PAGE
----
- Once you’ve published your sensitivity labels, users will have the option to set a sensitivity label when creating a new group, team, or site. Note that users are only given the option to add a sensitivity label when creating a Microsoft 365 group via specific supported workloads—namely, SharePoint, Microsoft Teams, Outlook (on the web and for Windows, macOS, iOS, and Android), Forms, Stream, and Planner.
- Microsoft recommends not changing the site and group settings for a sensitivity label after the label has been applied to teams, groups, or sites. If you do, remember that it will take 24 hours for the changes to be applied to all containers that have the label.
Sensitivity labels applied at the container level serve a different purpose than sensitivity labeling for documents and emails—despite sharing a name and the ability to include settings for both scopes (“Files & emails” and “Groups & sites”) in the same sensitivity label.
Essentially, what makes them different is the level at which you apply them (defining the scope) and the additional licensing requirements to enable labeling at the group and site levels. The fact is, the two scopes of sensitivity labelling are complementary; to really ensure your organizational data stays secure, it’s a good idea to use a combination of tactics.
Sensitivity labels in Microsoft Teams
As you’re probably aware by now, Microsoft Teams is closely tied to Microsoft 365 Groups and SharePoint Online team sites. So, if you’ve published sensitivity labels that have site and group settings enabled, those labels can also be applied to a team in Microsoft Teams.
Sensitivity labels function the same way in Teams as they do in SharePoint and Microsoft 365 Groups: depending on the label settings you’ve defined, a label will automatically apply changes to the team’s privacy, guest access, and access from unmanaged devices (the ability to control external sharing from SharePoint sites is currently in preview).
Once you’ve published sensitivity labels with “Groups & sites” settings enabled, users will be able to select from a list of those sensitivity labels when creating a new team in Microsoft Teams.
In the example below, the user chose the “Confidential” label we discussed above—which automatically eliminates the option to make this team public:
By default, users are not required to select a sensitivity label. If users are creating tons of new teams in a hurry, they might choose to skip this step, in which case you’ll need to manually check for teams missing labels and follow up with those owners later.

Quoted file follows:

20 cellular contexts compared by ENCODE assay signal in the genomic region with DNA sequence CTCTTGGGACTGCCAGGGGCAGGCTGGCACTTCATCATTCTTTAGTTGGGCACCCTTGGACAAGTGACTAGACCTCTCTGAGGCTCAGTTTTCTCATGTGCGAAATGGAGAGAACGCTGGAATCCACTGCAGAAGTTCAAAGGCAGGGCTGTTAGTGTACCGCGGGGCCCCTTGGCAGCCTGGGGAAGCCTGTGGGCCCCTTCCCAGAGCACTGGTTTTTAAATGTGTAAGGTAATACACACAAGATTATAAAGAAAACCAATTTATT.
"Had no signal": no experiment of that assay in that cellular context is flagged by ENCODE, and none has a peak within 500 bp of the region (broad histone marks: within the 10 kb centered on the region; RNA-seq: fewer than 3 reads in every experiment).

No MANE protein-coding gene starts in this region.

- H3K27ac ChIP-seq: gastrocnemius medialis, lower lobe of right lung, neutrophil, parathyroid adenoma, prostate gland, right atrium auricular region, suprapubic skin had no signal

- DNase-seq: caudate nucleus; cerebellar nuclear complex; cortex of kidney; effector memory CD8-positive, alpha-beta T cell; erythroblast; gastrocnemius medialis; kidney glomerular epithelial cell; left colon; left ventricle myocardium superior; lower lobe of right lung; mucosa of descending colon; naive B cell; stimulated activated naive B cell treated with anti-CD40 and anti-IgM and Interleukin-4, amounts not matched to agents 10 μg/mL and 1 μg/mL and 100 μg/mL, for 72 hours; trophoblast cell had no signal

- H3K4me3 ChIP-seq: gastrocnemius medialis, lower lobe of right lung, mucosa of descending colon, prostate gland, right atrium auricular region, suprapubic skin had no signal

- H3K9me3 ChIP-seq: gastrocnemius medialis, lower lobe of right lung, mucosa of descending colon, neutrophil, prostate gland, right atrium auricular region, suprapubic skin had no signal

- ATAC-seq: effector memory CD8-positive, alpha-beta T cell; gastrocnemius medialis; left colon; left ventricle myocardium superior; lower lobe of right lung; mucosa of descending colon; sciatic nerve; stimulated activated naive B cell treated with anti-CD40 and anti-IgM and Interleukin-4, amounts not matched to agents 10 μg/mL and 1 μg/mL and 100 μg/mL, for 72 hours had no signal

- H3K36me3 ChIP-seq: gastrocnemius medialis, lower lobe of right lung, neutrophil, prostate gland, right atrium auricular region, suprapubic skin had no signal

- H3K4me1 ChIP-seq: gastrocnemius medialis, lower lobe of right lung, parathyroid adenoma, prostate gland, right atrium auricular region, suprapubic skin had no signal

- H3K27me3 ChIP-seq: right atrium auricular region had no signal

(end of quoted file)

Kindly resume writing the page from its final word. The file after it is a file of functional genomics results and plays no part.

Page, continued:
Note: When publishing your sensitivity labels, you can choose to configure the corresponding label policy so that users are required to apply a sensitivity label when creating new groups or sites (and by extension, creating new teams). Head to the official Microsoft documentation to find more information on what label policies can do.
Once the team is created, the chosen sensitivity label then appears in the upper-right corner of all the team’s channels:
The service automatically applies the same sensitivity label to the associated Microsoft 365 group and the connected SharePoint team site, as well.
Because the “Confidential” label settings don’t allow guest access, this team will only be available to users in your organization. People outside your organization can’t be added to the team.
Owners can change (or remove, depending on how your label policy is configured) the sensitivity label of their team at any time within the Microsoft Teams interface. In this example, if the owner later removed the “Confidential” label, the privacy settings of the team could then be changed to public and guest users could be invited to join the team. As an IT admin, you can also set or edit team sensitivity labels in the Microsoft Teams admin center.
When applying a more restrictive sensitivity label to an existing team, it’s important to note that existing guests will not automatically be removed as team members when a label setting is changed to disallow guest access—the setting will only apply to new guest access moving forward. If you’re starting to apply sensitivity labels to teams with existing guests, this is something to watch out for.
Good to know:
- Currently, users are not able to apply sensitivity labels on teams created directly through Graph APIs, PowerShell cmdlets, and templates.
- Changes made to sensitivity labels outside the Teams app (i.e., by an IT admin) can take up to 24 hours to reflect in the Teams app. Additionally, any changes to a label made directly to a team’s associated group or SharePoint site collection can take up to 24 hours to propagate to the Teams app.